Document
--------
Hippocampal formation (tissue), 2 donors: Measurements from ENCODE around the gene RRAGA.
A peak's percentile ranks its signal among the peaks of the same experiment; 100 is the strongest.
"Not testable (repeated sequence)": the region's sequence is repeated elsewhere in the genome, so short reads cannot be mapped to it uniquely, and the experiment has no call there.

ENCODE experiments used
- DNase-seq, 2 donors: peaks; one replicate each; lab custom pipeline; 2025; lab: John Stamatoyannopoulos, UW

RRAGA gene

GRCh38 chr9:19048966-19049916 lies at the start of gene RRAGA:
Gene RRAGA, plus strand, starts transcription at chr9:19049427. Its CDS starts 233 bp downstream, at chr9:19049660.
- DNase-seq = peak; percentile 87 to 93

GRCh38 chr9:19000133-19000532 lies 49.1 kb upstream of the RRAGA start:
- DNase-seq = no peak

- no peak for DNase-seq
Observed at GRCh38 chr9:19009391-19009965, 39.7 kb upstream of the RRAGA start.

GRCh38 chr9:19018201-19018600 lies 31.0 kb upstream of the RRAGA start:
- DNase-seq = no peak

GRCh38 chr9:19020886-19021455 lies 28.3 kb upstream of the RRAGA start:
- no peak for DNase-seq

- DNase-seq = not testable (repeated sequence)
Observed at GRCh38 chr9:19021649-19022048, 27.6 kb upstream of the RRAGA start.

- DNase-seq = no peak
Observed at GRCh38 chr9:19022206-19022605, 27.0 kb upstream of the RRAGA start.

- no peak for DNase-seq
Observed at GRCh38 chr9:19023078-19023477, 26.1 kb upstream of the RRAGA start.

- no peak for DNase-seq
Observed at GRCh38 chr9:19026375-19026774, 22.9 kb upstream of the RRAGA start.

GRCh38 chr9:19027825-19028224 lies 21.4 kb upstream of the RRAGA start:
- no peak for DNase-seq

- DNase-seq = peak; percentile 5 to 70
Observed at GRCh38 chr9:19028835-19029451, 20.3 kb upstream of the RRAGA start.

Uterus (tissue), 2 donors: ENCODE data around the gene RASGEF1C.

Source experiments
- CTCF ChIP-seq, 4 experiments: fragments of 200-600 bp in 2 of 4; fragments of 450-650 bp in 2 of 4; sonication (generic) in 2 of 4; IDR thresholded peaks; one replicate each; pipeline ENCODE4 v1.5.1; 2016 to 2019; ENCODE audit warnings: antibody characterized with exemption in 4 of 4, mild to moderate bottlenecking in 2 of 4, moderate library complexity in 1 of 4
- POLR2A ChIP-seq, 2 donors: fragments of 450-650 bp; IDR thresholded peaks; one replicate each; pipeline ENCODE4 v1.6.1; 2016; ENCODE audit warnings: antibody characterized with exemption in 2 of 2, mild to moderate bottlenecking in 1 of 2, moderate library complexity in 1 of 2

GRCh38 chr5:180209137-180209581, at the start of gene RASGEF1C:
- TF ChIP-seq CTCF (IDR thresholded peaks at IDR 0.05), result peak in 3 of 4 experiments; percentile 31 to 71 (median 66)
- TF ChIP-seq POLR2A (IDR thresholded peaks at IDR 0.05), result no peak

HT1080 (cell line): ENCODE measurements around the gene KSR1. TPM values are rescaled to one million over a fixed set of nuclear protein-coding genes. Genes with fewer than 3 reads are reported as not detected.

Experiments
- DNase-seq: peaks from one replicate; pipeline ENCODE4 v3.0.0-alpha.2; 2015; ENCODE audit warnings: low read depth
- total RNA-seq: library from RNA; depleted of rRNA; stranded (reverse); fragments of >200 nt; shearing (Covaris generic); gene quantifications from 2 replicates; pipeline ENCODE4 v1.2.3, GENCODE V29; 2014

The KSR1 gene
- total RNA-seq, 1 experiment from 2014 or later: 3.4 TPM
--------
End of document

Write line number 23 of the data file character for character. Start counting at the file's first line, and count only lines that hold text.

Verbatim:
Observed at GRCh38 chr9:19023078-19023477, 26.1 kb upstream of the RRAGA start.